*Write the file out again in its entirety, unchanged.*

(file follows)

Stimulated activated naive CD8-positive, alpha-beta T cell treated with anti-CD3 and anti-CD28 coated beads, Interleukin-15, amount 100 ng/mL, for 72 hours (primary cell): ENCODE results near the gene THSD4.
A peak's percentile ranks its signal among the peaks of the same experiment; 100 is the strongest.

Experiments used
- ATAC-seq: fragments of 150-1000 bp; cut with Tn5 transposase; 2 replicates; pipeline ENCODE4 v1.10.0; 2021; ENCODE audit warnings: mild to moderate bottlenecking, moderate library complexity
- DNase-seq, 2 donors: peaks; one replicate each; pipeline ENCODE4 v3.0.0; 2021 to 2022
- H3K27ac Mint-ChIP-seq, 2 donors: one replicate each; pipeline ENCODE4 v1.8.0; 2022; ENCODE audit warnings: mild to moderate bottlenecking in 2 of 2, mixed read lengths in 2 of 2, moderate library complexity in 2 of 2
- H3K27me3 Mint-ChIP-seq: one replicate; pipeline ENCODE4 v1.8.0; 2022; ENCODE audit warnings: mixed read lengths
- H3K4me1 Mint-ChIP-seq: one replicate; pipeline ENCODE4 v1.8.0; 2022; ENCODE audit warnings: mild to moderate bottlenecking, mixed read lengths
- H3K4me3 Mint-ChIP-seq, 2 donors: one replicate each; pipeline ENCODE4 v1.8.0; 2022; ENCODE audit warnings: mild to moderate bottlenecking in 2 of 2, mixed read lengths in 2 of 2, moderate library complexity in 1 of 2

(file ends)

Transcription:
Stimulated activated naive CD8-positive, alpha-beta T cell treated with anti-CD3 and anti-CD28 coated beads, Interleukin-15, amount 100 ng/mL, for 72 hours (primary cell): ENCODE results near the gene THSD4.
A peak's percentile ranks its signal among the peaks of the same experiment; 100 is the strongest.

Experiments used
- ATAC-seq: fragments of 150-1000 bp; cut with Tn5 transposase; 2 replicates; pipeline ENCODE4 v1.10.0; 2021; ENCODE audit warnings: mild to moderate bottlenecking, moderate library complexity
- DNase-seq, 2 donors: peaks; one replicate each; pipeline ENCODE4 v3.0.0; 2021 to 2022
- H3K27ac Mint-ChIP-seq, 2 donors: one replicate each; pipeline ENCODE4 v1.8.0; 2022; ENCODE audit warnings: mild to moderate bottlenecking in 2 of 2, mixed read lengths in 2 of 2, moderate library complexity in 2 of 2
- H3K27me3 Mint-ChIP-seq: one replicate; pipeline ENCODE4 v1.8.0; 2022; ENCODE audit warnings: mixed read lengths
- H3K4me1 Mint-ChIP-seq: one replicate; pipeline ENCODE4 v1.8.0; 2022; ENCODE audit warnings: mild to moderate bottlenecking, mixed read lengths
- H3K4me3 Mint-ChIP-seq, 2 donors: one replicate each; pipeline ENCODE4 v1.8.0; 2022; ENCODE audit warnings: mild to moderate bottlenecking in 2 of 2, mixed read lengths in 2 of 2, moderate library complexity in 1 of 2